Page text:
I don't doubt that, and that would explain how my experiences coming from previous 35 mm Canon SLRs and the a95 could affect my perception. Still, I wish the D50 had higher ISO settings. I'd even take more noise just to get there. Still, it's a really nice camera, and very well built. It's not going anywhere...;)
     
  18. Curren~Sea thread starter macrumors regular

    Curren~Sea

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    Jun 21, 2006
    Location:
    Vancouver, BC
    #18
    Overkill, in my mind would be paying $450 more for features I would rarely if ever use. The features on the D80 that I would have liked include the larger nicer viewfinder, the quieter shutter snap, and perhaps some of the editing functions. For my use, I don’t see much benefit in the larger LCD screen or enhanced flash capabilities, among others. So it was impossible for me to justify the extra $, for now… I could get 3 months down the road and find that I really want more features. In which case, the store where I bought my D50 would be happy to exchange my D50 (as long as it’s in good condition) and upsell me.

    Once again I’d like to thank everyone for their feedback, including the folks in other posts who gave their opinions.
     
  19. ChrisA macrumors G4

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    Jan 5, 2006
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    Redondo Beach, California
    #19
    Ken Rockwell gets his technical stuff exactly right and he writes well but his opinions seem to be not so mainstream.

    The D40 lacks an in-body focus motor and is therefor limited to using only AF-S lenses. This for me is an absolute deal killer. I would not want a D40. And the price is the same as the D50.
     
  20. Irish Dave macrumors regular

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    Nov 20, 2006
    Location:
    The Emerald Isle
    #20

    I know that Nikon don't have a camera with a "full frame" sensor which would put me off buying Nikon. This is serious if you decide to update your camera body later.

    I've heard rumors that the autofocus system in Nikon SLR's have trouble focusing in low light. If this is true ...... go for Canon.

    Dave :)
     
  21. Clix Pix macrumors demi-goddess

    Clix Pix

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    #21
    Many photographers don't pay much attention to Ken Rockwell -- his "reviews" are highly suspect in that, one, they are quite subjective and two, at times he comments on and critiques cameras or lenses that he has not even seen or handled. !!??!! Take whatever he writes with a huge grain of salt and go elsewhere for genuine reviews of cameras and lenses.....
     
  22. Silentwave macrumors 68000

    Joined:
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    Location:
    Gainesville, FL
    #22
    First of all, nikon doesn't because:
    A) until this past year, Full Frame was insanely expensive- prior to the 5D, nothing under $5000 was full frame.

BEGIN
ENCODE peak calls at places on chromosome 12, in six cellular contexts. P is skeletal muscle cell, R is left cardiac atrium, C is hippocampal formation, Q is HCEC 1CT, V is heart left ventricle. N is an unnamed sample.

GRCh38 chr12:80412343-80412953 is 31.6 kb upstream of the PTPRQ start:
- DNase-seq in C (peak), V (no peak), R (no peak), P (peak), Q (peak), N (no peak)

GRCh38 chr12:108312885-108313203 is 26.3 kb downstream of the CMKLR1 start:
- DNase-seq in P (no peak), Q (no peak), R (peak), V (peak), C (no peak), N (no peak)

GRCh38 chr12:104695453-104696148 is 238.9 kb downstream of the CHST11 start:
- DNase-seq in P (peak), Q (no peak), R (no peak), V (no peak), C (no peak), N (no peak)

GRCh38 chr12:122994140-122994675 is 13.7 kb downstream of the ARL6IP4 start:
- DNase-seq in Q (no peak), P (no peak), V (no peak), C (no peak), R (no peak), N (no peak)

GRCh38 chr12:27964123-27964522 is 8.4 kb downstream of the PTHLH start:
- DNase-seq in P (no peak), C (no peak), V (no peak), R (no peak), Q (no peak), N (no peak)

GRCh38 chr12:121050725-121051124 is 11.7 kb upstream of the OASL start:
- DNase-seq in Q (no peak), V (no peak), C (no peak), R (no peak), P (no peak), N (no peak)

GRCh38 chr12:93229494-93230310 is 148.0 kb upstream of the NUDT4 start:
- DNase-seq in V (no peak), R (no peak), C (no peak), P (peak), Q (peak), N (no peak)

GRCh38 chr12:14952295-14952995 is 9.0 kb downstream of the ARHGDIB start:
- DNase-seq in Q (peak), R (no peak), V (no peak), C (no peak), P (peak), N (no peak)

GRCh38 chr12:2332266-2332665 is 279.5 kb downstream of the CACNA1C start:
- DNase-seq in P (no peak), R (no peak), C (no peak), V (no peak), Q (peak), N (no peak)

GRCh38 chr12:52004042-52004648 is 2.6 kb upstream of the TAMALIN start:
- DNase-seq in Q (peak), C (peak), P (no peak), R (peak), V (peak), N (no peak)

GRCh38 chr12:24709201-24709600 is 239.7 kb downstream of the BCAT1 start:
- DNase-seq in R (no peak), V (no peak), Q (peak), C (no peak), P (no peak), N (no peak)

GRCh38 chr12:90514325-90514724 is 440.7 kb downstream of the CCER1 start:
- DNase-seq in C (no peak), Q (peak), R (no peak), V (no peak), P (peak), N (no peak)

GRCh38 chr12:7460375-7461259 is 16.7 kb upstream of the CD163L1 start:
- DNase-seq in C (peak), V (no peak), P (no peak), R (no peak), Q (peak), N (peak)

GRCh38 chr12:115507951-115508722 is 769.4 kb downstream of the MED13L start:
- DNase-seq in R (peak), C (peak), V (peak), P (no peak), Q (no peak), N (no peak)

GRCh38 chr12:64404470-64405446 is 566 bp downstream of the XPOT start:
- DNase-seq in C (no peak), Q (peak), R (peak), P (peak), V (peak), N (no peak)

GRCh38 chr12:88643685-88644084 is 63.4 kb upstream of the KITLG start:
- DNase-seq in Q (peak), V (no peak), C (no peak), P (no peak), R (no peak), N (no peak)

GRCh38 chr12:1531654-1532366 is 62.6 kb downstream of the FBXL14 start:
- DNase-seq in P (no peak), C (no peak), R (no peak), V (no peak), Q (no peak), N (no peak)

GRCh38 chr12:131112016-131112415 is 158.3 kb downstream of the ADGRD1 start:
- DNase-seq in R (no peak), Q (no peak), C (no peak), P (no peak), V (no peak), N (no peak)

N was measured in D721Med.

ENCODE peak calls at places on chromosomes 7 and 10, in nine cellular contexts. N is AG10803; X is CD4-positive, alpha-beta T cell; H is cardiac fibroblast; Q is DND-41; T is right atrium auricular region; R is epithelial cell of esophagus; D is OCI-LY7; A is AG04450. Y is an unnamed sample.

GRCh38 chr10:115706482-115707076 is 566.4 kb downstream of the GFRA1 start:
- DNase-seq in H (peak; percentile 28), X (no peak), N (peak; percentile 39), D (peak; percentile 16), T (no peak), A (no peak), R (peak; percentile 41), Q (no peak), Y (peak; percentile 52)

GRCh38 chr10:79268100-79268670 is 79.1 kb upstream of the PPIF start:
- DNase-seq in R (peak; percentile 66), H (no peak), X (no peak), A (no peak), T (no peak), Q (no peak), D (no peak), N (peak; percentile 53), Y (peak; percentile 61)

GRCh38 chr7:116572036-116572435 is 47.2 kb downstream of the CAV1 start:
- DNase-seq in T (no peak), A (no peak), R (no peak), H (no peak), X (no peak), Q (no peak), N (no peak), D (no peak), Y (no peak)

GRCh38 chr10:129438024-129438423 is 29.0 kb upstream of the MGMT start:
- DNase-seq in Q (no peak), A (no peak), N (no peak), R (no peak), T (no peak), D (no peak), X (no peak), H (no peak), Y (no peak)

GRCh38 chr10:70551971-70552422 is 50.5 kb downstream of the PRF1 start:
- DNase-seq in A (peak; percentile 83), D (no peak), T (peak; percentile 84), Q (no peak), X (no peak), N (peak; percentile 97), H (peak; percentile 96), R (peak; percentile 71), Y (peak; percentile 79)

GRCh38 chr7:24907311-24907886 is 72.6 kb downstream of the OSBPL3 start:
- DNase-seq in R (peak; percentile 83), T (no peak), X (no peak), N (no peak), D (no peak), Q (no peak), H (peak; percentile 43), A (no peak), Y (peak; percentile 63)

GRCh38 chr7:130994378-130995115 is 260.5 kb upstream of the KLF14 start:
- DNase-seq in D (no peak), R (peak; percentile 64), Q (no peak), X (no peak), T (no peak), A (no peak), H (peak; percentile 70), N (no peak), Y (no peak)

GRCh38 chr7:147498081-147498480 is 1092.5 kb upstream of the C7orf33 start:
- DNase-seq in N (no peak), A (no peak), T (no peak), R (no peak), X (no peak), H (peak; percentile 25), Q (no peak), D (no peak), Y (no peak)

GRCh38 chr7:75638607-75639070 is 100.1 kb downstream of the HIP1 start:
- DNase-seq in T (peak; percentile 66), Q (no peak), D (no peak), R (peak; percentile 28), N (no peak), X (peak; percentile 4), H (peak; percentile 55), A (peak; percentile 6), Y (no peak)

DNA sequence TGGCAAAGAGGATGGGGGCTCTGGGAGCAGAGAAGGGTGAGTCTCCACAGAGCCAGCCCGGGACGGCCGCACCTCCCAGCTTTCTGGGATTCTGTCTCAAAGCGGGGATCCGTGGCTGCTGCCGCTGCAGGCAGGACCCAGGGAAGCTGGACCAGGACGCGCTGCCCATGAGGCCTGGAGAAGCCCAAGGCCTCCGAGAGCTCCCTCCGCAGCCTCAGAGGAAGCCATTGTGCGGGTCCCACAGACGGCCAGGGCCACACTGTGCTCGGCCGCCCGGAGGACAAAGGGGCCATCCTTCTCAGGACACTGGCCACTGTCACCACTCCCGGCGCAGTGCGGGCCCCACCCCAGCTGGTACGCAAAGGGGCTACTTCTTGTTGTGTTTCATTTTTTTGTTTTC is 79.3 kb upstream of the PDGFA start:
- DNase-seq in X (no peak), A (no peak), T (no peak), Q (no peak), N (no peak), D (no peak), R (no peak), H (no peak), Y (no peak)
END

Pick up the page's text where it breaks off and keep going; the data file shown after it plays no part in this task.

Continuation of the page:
B) Full Frame without solving some of the problems that Canon has ignored in its past 3 cameras does not satisfy Nikon's stringent quality requirements.

    Full Frame is ONLY an issue at this point if you feel the strong desire to upgrade to a $3000+ body. Even so, there are two previous Full Frame 14MP Nikon-mount DSLRs from Kodak. Nikon is also rumored to have at least two prototypes floating around for their Full Frame next generation camera.

    Also, that AF system talk is patently false. Nikons are great in low light, and several have a reputation for being better in low light focusing than Canon.
     
  23. Irish Dave macrumors regular

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    Nov 20, 2006
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    The Emerald Isle
    #23
    Hi,
    Even the top of the range "Professional" Nikon cameras don't offer "Full frame" sensors. To a "Pro" this is criminal.

    When is a 24mm lens not a 24mm lens ? ................. Answer When it's fitted to a Nikon.

    I don't agree, Canon autofocus system is streets ahead of Nikon. Why do over 80% of professional photographers choose Canon?

    Dave:)
     
  24. pdxflint macrumors 68020

    pdxflint

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    Oregon coast
    #24
    ... and when it's fitted to a few Canon's... at least as far as the non full-frame Canons vs. Nikons - the Nikons have slightly larger sensors at 1.5x vs. 1.6x for Canon.

    But, I do agree largely with the notion that for pro work I'd prefer a full-frame body, and think Nikon should just go ahead and release one.
     
  25. Irish Dave macrumors regular

    Joined:
    Nov 20, 2006
    Location:
    The Emerald Isle
    #25
    Hi,
    At the moment there are three Canon D-SLR's with full frame sensors. Yes they are very expensive but essential for professional photographers. Although two of the three cameras are outside the budget of most keen amateurs, the EOS 5D is reasonably affordable and can be had for £1700 GBP for the body.

    Nikon really should get their act together and release at least one. They are loosing what little share of the pro market they still have by not having a full frame D-SLR.

    Two of our local newspapers, who had been Nikon users for years have recently changed to Canon for this very reason.
    Once Pro users change from one make of camera to another, they probably won't change back again.

    This is why I think it's criminal that Nikon users are still waiting for a "real" pro camera years after Canon have released theirs. I have used the Canon 16.7 Mp EOS 1Ds Mk 2 camera, it's totally awesome. A friend who uses one of them regularly has enlargements of 8 feet x 6 feet and the quality is unbelievable.

    Greetings from Ireland
    Dave :)